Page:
Let’s Discuss: Who Should Be Responsible for Keeping Commercial Sidewalks Clean?

It looks like we, the residents of West Hollywood (or at least the residents who park at parking meters) are responsible for keeping the city’s commercial sidewalks clean. Sort of. We, and visitors to our city, are the ones paying the recent 33% increase in parking meter rates (now $2 an hour) to fund a commercial sidewalk deep cleaning program that City Hall launched in August.

That program has been the focus of a recent debate about whether the city is doing enough to keep business sidewalks clean. Owners of businesses on the 8800 block of Santa Monica Boulevard, unhappy with the implementation and execution of the city’s sidewalk cleaning program, have engaged a contractor to clean the sidewalks in front of their businesses.

But while the city will be paying for power washing on a weekly basis (monthly in some areas), it is commercial business owners who are responsible for keeping sidewalks clean daily in front of their businesses.  That’s the practice in many other cities. In New York City, for example, the law states that “as a business owner, you are required to: Clean the sidewalk and gutters next to your business, extending from the building line to 18 inches into the street. Fine avoided: $100 – $300.”

Clearly that isn’t happening on some blocks in WeHo. The video above, shot recently in the Boystown nightlife area, was shared with WEHOville by the owner of a business in the Midtown area.

“Not sure how this is legal,” said the business owner who made the video, noting that he can get a $400 fine for leaving something he is selling sitting in front of his store. “However these bars are allowed to close at night and leave the front of their shops a disgusting mess. It should be required that they sweep and hose off the front each night.”

Would such daily (or nightly) by business owners as required by law cleaning reduce the need for the weekly and monthly power cleaning the city  is paying for?

So let’s discuss: Should local business owners be more aggressively fined  for not keeping the sidewalks in front of their businesses clean? And should they be required to pay the cost of power cleaning the sidewalks as well?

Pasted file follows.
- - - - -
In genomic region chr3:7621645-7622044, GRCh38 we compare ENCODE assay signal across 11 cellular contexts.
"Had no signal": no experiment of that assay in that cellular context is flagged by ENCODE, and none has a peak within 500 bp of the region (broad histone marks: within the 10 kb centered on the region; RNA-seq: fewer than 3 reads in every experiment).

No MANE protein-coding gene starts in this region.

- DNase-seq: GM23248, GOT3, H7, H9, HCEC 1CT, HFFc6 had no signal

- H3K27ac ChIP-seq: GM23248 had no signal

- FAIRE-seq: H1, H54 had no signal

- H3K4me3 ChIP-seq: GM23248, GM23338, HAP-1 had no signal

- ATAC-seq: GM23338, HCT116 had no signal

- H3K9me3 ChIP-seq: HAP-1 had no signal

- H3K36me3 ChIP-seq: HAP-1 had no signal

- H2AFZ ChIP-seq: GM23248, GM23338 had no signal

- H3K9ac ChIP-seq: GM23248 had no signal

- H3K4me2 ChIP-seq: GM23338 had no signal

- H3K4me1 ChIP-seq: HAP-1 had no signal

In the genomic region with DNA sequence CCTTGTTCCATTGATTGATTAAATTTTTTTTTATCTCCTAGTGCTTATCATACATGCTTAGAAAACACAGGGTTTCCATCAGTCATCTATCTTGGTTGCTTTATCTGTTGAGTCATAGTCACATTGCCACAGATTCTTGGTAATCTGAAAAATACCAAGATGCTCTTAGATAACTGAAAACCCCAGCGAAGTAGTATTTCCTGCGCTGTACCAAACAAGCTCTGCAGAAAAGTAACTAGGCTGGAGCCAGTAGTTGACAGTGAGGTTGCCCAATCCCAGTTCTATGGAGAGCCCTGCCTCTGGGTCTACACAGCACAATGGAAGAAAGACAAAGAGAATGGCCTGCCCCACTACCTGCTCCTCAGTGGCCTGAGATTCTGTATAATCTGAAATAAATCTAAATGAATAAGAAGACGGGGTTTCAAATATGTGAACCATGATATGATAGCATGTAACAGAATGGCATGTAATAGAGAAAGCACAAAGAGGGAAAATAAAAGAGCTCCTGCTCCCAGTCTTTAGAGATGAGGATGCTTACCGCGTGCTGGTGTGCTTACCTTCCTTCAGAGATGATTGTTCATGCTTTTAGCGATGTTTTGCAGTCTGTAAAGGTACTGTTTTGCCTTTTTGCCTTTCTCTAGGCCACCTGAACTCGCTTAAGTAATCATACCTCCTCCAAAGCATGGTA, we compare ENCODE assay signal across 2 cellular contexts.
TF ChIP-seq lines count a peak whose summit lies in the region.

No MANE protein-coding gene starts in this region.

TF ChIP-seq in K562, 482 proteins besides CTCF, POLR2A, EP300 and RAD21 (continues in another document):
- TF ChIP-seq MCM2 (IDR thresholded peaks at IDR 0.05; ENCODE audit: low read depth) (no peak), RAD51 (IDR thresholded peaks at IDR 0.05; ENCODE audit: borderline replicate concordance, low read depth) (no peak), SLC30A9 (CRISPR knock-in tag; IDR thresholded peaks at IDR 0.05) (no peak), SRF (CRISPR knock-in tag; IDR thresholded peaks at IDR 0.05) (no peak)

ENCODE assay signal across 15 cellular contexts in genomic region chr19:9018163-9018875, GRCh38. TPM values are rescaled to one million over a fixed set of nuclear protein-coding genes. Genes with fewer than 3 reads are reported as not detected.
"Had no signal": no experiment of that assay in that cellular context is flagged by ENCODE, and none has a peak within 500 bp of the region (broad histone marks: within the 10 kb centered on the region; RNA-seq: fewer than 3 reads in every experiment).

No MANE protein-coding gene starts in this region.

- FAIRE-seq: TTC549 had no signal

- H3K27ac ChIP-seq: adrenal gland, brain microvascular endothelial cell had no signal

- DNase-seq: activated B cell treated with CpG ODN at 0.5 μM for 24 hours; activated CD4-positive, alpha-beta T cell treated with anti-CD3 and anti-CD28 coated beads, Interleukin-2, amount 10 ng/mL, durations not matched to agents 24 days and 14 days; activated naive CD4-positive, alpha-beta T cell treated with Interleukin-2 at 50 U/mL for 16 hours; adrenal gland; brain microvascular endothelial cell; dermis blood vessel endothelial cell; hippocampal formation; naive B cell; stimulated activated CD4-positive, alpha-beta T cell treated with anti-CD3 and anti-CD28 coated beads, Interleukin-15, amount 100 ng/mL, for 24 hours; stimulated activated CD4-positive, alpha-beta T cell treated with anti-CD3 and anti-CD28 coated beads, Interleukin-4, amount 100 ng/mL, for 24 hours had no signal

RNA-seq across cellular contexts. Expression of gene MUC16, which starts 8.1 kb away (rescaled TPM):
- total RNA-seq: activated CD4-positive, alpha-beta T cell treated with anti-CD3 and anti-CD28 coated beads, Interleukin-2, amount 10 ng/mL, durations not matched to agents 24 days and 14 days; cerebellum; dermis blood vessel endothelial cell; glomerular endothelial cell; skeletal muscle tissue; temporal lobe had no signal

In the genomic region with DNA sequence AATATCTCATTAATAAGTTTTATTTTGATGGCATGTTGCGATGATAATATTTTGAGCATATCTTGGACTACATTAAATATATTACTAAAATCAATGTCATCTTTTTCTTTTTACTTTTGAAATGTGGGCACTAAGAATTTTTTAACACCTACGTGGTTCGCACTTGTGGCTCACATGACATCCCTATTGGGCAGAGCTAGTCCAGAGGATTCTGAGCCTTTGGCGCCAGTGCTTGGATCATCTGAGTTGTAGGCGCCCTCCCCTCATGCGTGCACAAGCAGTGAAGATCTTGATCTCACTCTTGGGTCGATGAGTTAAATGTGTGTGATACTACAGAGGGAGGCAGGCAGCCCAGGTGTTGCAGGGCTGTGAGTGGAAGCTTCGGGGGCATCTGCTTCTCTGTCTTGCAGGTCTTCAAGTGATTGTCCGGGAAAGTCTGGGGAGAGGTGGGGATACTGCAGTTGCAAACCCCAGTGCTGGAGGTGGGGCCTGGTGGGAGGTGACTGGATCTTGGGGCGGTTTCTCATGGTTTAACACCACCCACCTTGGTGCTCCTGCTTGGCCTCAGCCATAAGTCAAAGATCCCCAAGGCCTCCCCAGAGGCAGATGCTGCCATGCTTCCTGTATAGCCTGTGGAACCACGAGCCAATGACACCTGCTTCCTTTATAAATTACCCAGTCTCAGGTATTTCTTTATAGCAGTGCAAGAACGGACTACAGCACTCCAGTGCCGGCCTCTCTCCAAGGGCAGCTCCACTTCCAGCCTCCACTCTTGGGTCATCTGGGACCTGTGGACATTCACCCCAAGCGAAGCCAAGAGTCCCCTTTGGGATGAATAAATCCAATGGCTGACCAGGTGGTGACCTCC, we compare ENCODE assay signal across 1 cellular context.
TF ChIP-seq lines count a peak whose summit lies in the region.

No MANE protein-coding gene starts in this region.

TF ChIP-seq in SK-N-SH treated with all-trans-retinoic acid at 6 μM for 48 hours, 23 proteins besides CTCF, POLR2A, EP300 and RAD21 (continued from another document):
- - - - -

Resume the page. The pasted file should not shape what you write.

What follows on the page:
Please remember to keep the discussion focused on the issue and not on other commenters.


26 Comments
  1. The bar staff should be responsible for sweeping and cleaning up trash at the end of each night in front of their bar but on top of that the city should be cleaning as well. I don’t have a problem with raising prices on parking meters.

  2. I would possible consider maybe business clean. But the bar area, there is god knows what after most nights. From broken glass, bar paraphernalia (napkins, straws, cups, fat off those nasty bacon hot dog carts.

    And of course VOMIT.

    That area need real City Sanitary Cleaning. For everyone’s safety. The professional cleaners wear adequate protection, who knows what sharp, points or feces is down there after a night out in the bars.

    An there is the grass median. That must require gardeners – and they should then do the sidewalks there. And the Holloway IHOP park/fountain should clean that whole area CVS, 7-11 and all the way down to barneys … since it needs regular garden maintenance.

  3. Doesn’t anyone at city hall get out and walk. Walking the sidewalks in West Hollywood is like dodging land mines of trash, urine, vomit, gum and God knows what else. It’s a health hazard. I’m ashamed when friends come to visit.

    1. Seriously, No. Nobody working in City Hall walks the Streets. Most have a 24/7 universal parking permit to park anywhere anytime. Why walk if you know you can find park, stay as long as you like, and never get a ticket.

  4. Be responsible, be aware, and be accountable.
    Not too difficult a formula, is it?

    Ye olde shopkeeper with broom is a vision – perpetuate it.